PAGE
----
At this point, simply being black and not dead is protest
I learned about our new, more brazenly intolerant America a few months ago while shopping at a Costco in Augusta, Georgia. I’d chosen to wear a shirt my father had given me from one of his many civil rights reunions.
It simply says “Civil Rights Movement: Freedom Summer 50th Anniversary Reunion” in blue letters. The shirt is pretty basic, with only a picture of the state of Mississippi in the background, also blue with a gold trim around it. As I waited at the front of the store for a clerk to bring me an item I’d purchased, I watched as white people glared at me from near and afar. One man, aisles away, stared daggers at me until I left the store. An elderly white woman shook her head and sucked her teeth as she walked past me.
I was getting backlash for a shirt that celebrates civil rights leaders for their contributions. I thought the statement on the shirt was pretty innocuous. I thought America had accepted the civil rights movement as a necessary step toward equality. I’d underestimated the changing climate in United States. Blackness is and has been under attack like never before in my 30 years. Simply existing as a black person has become enough to cause disruptions, and be seen as protest.
Let’s not get it twisted. Donald Trump’s emergence as president-elect of the United States is an American referendum on President Barack Obama’s blackness.
We can talk about Trump’s win as an endorsement of sexism, though the majority of white women voted for him. We can talk about Trump’s victory as a symptom of gaps in education, though white people who voted for Trump crossed educational lines. We can talk about Trump’s place as the new president as a statement about economic disparities and the desire for the working class to find something new, but millions who voted for Trump earn more than six figures.
What we can talk about is the fact that Trump’s supporters are overwhelmingly white. And they want to reclaim the country from a black man who they believe threatens their way of life by simply residing in the White House. Trump’s political career began with him questioning Obama’s legitimacy as a U.S. citizen and it’s possible he locked up his election at that very moment. It may sound crazy, but many people who voted for Trump felt the same fear about an Obama in 2008 as many of us are feeling about Trump now.
We are at a place where simply being black and alive is protest. Where being black and where white people don’t want us to be is disruptive. Think of the treatment of the Williams sisters as they became tennis stars in the early 2000s and Tiger Woods as he started to dominate golf in the late 1990s — but the backlash against these three geniuses at their respective crafts wasn’t as quite as overt back then, when coded language and microaggressions reigned supreme. The backlash — the Williams sisters constantly being accused of rigging matches or when golfer Fuzzy Zoeller suggested Tiger Woods bring fried chicken to the Masters dinner — wasn’t enabled or magnified by social media — or by Trump.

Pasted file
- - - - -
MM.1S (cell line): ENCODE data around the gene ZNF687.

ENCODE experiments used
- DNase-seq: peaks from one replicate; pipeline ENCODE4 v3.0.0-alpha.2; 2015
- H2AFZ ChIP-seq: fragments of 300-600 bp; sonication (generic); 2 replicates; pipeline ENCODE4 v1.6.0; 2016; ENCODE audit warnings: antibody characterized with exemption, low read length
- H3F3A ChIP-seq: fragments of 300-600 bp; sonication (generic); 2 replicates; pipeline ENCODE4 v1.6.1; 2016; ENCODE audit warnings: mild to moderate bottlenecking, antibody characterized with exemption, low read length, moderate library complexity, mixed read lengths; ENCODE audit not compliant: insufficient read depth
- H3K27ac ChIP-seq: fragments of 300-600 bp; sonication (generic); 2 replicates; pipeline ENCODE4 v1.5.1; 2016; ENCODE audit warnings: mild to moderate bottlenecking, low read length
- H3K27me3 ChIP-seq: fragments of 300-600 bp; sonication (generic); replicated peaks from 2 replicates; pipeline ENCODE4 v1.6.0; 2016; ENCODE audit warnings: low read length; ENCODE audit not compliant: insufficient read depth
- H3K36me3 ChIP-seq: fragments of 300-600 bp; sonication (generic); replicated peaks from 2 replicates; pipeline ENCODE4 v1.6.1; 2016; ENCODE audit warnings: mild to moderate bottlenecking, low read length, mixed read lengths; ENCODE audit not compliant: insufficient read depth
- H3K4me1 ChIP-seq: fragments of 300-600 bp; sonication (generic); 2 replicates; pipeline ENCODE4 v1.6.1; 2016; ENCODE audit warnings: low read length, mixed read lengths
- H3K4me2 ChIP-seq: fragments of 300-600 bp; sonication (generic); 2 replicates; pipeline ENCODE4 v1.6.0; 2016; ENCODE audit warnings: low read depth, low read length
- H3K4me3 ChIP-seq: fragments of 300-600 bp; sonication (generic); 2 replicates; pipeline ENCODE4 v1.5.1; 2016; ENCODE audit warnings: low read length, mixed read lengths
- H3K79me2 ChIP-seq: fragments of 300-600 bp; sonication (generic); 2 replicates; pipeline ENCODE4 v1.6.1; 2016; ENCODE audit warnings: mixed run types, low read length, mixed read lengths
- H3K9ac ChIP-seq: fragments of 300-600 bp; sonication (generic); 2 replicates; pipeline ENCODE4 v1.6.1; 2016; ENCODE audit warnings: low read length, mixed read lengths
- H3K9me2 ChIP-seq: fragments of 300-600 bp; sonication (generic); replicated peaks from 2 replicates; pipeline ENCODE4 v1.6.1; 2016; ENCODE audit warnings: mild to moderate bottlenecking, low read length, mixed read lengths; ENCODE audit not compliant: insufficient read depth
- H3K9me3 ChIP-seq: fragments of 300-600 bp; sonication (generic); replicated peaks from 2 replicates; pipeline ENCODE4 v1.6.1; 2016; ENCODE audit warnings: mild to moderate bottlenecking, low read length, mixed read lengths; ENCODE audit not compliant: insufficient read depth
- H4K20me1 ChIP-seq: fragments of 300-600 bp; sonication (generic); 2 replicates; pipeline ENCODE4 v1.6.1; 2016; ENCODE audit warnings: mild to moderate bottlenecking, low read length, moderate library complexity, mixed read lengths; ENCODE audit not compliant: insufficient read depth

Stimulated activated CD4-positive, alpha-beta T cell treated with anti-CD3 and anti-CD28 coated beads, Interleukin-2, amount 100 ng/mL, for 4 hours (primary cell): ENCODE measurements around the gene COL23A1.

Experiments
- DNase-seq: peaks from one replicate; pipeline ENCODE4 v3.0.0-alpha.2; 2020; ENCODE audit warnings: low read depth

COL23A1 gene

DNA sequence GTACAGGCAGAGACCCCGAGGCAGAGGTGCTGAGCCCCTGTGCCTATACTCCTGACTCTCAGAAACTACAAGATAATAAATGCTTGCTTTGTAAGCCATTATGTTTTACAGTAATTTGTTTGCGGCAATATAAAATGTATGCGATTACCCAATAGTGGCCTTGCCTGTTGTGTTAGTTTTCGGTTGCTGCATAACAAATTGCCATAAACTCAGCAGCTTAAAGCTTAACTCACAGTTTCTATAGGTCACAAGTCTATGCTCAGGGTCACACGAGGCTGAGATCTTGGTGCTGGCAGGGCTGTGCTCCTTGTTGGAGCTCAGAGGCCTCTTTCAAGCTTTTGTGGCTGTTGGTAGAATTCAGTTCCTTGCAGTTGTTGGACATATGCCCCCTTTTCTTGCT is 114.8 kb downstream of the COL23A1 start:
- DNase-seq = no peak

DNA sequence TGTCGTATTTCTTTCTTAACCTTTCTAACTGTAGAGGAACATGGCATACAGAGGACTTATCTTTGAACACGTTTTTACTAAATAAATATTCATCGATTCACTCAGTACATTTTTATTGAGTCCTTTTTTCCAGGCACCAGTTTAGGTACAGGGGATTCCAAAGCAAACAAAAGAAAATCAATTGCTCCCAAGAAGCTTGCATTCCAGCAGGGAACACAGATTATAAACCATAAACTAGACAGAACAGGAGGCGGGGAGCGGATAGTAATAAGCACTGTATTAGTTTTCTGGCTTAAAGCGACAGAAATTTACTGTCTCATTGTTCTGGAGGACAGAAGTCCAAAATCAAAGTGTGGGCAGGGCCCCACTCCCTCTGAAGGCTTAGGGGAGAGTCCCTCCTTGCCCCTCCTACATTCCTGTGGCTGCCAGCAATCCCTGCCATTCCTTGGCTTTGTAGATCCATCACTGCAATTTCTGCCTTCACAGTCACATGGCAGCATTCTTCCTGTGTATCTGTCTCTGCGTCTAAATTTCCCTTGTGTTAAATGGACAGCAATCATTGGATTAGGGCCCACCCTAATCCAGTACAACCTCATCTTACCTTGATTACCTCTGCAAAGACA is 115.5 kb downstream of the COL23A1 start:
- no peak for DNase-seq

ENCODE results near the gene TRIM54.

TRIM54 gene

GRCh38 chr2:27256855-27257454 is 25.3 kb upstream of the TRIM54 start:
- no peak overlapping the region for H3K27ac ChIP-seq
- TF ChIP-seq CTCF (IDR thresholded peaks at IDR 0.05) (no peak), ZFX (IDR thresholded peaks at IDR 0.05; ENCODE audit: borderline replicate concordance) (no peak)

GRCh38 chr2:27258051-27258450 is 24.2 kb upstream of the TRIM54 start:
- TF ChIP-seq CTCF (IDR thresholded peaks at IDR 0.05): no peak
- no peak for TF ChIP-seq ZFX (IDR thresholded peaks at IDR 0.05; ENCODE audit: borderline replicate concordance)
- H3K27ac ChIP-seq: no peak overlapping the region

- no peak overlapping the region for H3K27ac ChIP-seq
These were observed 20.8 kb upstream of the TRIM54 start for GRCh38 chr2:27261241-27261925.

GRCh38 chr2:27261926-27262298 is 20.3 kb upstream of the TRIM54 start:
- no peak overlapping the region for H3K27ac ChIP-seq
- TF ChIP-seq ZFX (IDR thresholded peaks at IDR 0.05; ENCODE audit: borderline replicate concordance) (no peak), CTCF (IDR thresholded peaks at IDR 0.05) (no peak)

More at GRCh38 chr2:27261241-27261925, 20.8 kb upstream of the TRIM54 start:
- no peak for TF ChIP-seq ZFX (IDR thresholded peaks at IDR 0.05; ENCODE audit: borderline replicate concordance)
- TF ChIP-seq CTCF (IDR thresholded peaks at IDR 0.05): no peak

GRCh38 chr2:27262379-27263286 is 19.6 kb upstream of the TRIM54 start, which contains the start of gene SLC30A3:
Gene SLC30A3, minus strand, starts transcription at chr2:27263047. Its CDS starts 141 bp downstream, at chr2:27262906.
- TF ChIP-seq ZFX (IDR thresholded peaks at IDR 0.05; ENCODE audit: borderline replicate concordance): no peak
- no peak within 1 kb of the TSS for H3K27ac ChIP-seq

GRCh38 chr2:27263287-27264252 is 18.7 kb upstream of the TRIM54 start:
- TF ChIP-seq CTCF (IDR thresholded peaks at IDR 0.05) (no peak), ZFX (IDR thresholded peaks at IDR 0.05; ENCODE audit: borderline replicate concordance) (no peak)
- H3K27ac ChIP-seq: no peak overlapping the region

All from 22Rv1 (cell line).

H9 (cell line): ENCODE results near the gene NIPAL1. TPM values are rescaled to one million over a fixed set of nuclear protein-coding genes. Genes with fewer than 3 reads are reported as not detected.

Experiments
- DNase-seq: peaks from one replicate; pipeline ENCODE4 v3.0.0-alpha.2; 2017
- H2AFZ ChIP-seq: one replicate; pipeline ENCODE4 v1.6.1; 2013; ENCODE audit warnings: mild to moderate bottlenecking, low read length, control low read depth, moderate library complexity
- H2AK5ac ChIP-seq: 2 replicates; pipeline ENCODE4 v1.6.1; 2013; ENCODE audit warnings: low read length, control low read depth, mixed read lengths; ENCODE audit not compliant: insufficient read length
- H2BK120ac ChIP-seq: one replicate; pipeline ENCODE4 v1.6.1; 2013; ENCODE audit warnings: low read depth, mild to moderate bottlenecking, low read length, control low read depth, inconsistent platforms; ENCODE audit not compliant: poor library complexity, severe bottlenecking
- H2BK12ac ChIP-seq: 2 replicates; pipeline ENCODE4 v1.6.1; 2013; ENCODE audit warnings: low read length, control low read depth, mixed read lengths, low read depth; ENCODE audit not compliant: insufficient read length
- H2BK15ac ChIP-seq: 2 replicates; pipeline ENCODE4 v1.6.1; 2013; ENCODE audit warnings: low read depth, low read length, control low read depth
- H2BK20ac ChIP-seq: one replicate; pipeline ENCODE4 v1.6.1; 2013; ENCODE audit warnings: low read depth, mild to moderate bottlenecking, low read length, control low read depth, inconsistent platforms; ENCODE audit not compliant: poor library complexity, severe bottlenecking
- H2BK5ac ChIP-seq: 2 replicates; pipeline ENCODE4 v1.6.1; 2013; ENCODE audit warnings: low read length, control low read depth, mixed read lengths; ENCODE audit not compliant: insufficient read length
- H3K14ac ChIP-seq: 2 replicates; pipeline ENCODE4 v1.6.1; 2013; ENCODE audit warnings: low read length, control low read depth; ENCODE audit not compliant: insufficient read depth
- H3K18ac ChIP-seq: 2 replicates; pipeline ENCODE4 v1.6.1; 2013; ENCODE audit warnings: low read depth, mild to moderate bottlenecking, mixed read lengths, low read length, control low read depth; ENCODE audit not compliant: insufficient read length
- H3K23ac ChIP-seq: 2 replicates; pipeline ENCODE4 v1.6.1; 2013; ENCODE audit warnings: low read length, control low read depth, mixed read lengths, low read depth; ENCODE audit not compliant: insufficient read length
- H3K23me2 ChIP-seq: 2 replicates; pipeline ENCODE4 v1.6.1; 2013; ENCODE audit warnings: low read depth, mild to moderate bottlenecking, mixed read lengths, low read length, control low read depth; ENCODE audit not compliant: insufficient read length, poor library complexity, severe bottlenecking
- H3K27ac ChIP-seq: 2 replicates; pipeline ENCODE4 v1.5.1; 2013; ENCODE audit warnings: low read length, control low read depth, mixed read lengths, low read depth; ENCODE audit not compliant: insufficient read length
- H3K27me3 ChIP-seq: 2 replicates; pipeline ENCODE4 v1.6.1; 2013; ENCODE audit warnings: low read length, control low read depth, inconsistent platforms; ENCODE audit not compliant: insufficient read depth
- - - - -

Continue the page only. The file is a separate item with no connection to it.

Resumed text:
In the weeks leading up to the election, we saw just how low the bar has become for being considered a disruptive black American. Singer Sevyn Streeter’s scheduled national anthem performance during an Oct. 26 Philadelphia 76ers game was canceled after she wore a shirt that simply said “We Matter.” What was even more confounding about the incident was that her shirt was called a “protest.” But what about the notion of “we” mattering is a protest? Especially if all lives supposedly matter? Streeter has been rescheduled to sing on Dec. 16.
Then, just last week, Beyoncé was announced as a headliner for the Country Music Association Awards. Parts of the show’s huge fan base reacted with outrage. The barrage of racist retorts — like for example, “Beyonce overrated racist n—– b—-” — on the awards’ social media pages was so vitriolic that they scrubbed all of its accounts of Beyoncé’s electric performance with the Dixie Chicks, of Daddy Lessons. This is all despite the African-American roots in country music, and that Beyoncé performed a country music song from her acclaimed 2016 Lemonade.
The list goes on: The backlash from social media when Marvel’s Luke Cage features an all-black cast. Or when the legendary The Wiz resurfaced as a live play on NBC. Or when a Harry Potter character appears as a black woman. Or when a video game like Mafia III features a black protagonist, and becomes wildly successful and people hate on it. The problem? Black people, faces, and avatars in spaces where white people didn’t believe they belonged. And in Beyonce’s case, her existence was disruptive and needed to be erased.
Erasure seems to be the formula for combating black greatness in spaces where we’re not wanted. So it’s no coincidence that Trump’s first order of business as the president of the United States is to erase Obama’s existence from U.S. policy. Trump wants to parse out 25 or so of Obama’s executive orders and repeal them. On his first day in the White House.
But no matter how much he wants to erase the Obamas, he can’t. Their legacies will still be there. The hope they inspired won’t go away, no matter how dire things seem. And that’s the message to gather from all of this. No matter how hard racism tries to erase us, we’ll continue to exist. And that persistence — the dedication black people have to not budging has become one of the most disruptive things we can do.
As these next four years roll on, black Americans will continue to live and thrive in spaces in which we’re increasingly made aware that we’re not welcome. Unfortunately, that unwelcome space has only grown in the last 48 hours. But we’ll still be here, thriving in the face of those who don’t want us. Disrupting. Living. Loving. Whether we’re at awards shows, political offices, or celebrating blackness in aisle seven at Costco.